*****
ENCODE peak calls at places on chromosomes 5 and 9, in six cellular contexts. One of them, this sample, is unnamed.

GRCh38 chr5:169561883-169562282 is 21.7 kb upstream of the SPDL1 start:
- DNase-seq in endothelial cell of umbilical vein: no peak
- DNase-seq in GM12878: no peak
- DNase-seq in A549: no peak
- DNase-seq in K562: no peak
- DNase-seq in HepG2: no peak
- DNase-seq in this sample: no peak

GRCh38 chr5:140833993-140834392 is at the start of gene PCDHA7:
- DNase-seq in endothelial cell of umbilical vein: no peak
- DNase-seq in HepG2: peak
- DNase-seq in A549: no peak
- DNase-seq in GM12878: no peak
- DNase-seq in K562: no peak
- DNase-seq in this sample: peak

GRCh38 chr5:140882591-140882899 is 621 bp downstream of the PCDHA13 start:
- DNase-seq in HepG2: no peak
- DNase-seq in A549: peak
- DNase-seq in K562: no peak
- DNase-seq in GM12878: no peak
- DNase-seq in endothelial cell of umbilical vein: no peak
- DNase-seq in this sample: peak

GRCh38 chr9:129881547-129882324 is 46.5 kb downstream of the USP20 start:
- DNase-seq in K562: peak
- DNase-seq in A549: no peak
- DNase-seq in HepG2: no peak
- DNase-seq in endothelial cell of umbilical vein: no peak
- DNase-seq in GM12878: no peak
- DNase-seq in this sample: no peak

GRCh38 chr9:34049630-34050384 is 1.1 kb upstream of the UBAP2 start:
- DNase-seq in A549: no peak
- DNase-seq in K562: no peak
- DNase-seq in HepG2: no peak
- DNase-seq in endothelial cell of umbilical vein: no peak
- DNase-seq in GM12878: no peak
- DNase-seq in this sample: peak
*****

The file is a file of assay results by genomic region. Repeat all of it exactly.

ENCODE peak calls at places on chromosomes 5 and 9, in six cellular contexts. One of them, this sample, is unnamed.

GRCh38 chr5:169561883-169562282 is 21.7 kb upstream of the SPDL1 start:
- DNase-seq in endothelial cell of umbilical vein: no peak
- DNase-seq in GM12878: no peak
- DNase-seq in A549: no peak
- DNase-seq in K562: no peak
- DNase-seq in HepG2: no peak
- DNase-seq in this sample: no peak

GRCh38 chr5:140833993-140834392 is at the start of gene PCDHA7:
- DNase-seq in endothelial cell of umbilical vein: no peak
- DNase-seq in HepG2: peak
- DNase-seq in A549: no peak
- DNase-seq in GM12878: no peak
- DNase-seq in K562: no peak
- DNase-seq in this sample: peak

GRCh38 chr5:140882591-140882899 is 621 bp downstream of the PCDHA13 start:
- DNase-seq in HepG2: no peak
- DNase-seq in A549: peak
- DNase-seq in K562: no peak
- DNase-seq in GM12878: no peak
- DNase-seq in endothelial cell of umbilical vein: no peak
- DNase-seq in this sample: peak

GRCh38 chr9:129881547-129882324 is 46.5 kb downstream of the USP20 start:
- DNase-seq in K562: peak
- DNase-seq in A549: no peak
- DNase-seq in HepG2: no peak
- DNase-seq in endothelial cell of umbilical vein: no peak
- DNase-seq in GM12878: no peak
- DNase-seq in this sample: no peak

GRCh38 chr9:34049630-34050384 is 1.1 kb upstream of the UBAP2 start:
- DNase-seq in A549: no peak
- DNase-seq in K562: no peak
- DNase-seq in HepG2: no peak
- DNase-seq in endothelial cell of umbilical vein: no peak
- DNase-seq in GM12878: no peak
- DNase-seq in this sample: peak